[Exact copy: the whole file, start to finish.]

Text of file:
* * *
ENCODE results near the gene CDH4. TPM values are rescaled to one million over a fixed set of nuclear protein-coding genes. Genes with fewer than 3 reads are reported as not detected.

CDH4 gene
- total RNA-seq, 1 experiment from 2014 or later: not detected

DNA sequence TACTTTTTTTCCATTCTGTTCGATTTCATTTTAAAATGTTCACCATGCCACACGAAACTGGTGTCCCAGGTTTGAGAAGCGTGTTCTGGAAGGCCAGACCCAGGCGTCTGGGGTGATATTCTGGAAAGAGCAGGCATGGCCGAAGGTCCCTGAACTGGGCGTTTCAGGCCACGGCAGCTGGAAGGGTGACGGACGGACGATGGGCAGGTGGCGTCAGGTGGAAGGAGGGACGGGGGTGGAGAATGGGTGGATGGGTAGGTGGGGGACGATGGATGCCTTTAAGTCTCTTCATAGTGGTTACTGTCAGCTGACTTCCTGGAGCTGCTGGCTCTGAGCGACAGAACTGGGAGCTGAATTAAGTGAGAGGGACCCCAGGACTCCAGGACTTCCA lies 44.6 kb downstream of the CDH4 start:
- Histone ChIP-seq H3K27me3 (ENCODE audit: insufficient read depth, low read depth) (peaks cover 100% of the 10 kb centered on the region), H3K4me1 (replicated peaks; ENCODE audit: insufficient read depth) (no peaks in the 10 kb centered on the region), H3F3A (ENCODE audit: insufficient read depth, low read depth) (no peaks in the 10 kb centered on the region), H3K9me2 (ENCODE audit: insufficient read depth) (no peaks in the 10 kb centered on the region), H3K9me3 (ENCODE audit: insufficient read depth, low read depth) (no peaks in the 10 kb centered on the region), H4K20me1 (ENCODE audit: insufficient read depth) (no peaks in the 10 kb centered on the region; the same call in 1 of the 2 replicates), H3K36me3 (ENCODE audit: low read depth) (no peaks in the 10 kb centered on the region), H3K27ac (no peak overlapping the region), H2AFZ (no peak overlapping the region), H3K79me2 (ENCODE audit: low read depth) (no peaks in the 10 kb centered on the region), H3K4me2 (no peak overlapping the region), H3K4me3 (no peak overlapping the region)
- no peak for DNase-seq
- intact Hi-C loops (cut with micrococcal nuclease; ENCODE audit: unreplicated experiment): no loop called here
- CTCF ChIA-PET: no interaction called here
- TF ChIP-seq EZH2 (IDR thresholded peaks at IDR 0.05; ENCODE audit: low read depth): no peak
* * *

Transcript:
ENCODE results near the gene CDH4. TPM values are rescaled to one million over a fixed set of nuclear protein-coding genes. Genes with fewer than 3 reads are reported as not detected.

CDH4 gene
- total RNA-seq, 1 experiment from 2014 or later: not detected

DNA sequence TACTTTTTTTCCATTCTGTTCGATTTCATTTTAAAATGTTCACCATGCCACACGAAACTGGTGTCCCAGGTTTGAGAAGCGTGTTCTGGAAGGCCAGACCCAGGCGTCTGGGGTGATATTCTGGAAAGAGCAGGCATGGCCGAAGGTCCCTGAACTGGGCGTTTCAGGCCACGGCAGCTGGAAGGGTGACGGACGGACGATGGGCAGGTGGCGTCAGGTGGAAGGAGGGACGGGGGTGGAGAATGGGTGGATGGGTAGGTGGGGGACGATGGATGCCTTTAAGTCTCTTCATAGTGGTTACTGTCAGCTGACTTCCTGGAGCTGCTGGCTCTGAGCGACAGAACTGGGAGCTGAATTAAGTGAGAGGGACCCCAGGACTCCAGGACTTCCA lies 44.6 kb downstream of the CDH4 start:
- Histone ChIP-seq H3K27me3 (ENCODE audit: insufficient read depth, low read depth) (peaks cover 100% of the 10 kb centered on the region), H3K4me1 (replicated peaks; ENCODE audit: insufficient read depth) (no peaks in the 10 kb centered on the region), H3F3A (ENCODE audit: insufficient read depth, low read depth) (no peaks in the 10 kb centered on the region), H3K9me2 (ENCODE audit: insufficient read depth) (no peaks in the 10 kb centered on the region), H3K9me3 (ENCODE audit: insufficient read depth, low read depth) (no peaks in the 10 kb centered on the region), H4K20me1 (ENCODE audit: insufficient read depth) (no peaks in the 10 kb centered on the region; the same call in 1 of the 2 replicates), H3K36me3 (ENCODE audit: low read depth) (no peaks in the 10 kb centered on the region), H3K27ac (no peak overlapping the region), H2AFZ (no peak overlapping the region), H3K79me2 (ENCODE audit: low read depth) (no peaks in the 10 kb centered on the region), H3K4me2 (no peak overlapping the region), H3K4me3 (no peak overlapping the region)
- no peak for DNase-seq
- intact Hi-C loops (cut with micrococcal nuclease; ENCODE audit: unreplicated experiment): no loop called here
- CTCF ChIA-PET: no interaction called here
- TF ChIP-seq EZH2 (IDR thresholded peaks at IDR 0.05; ENCODE audit: low read depth): no peak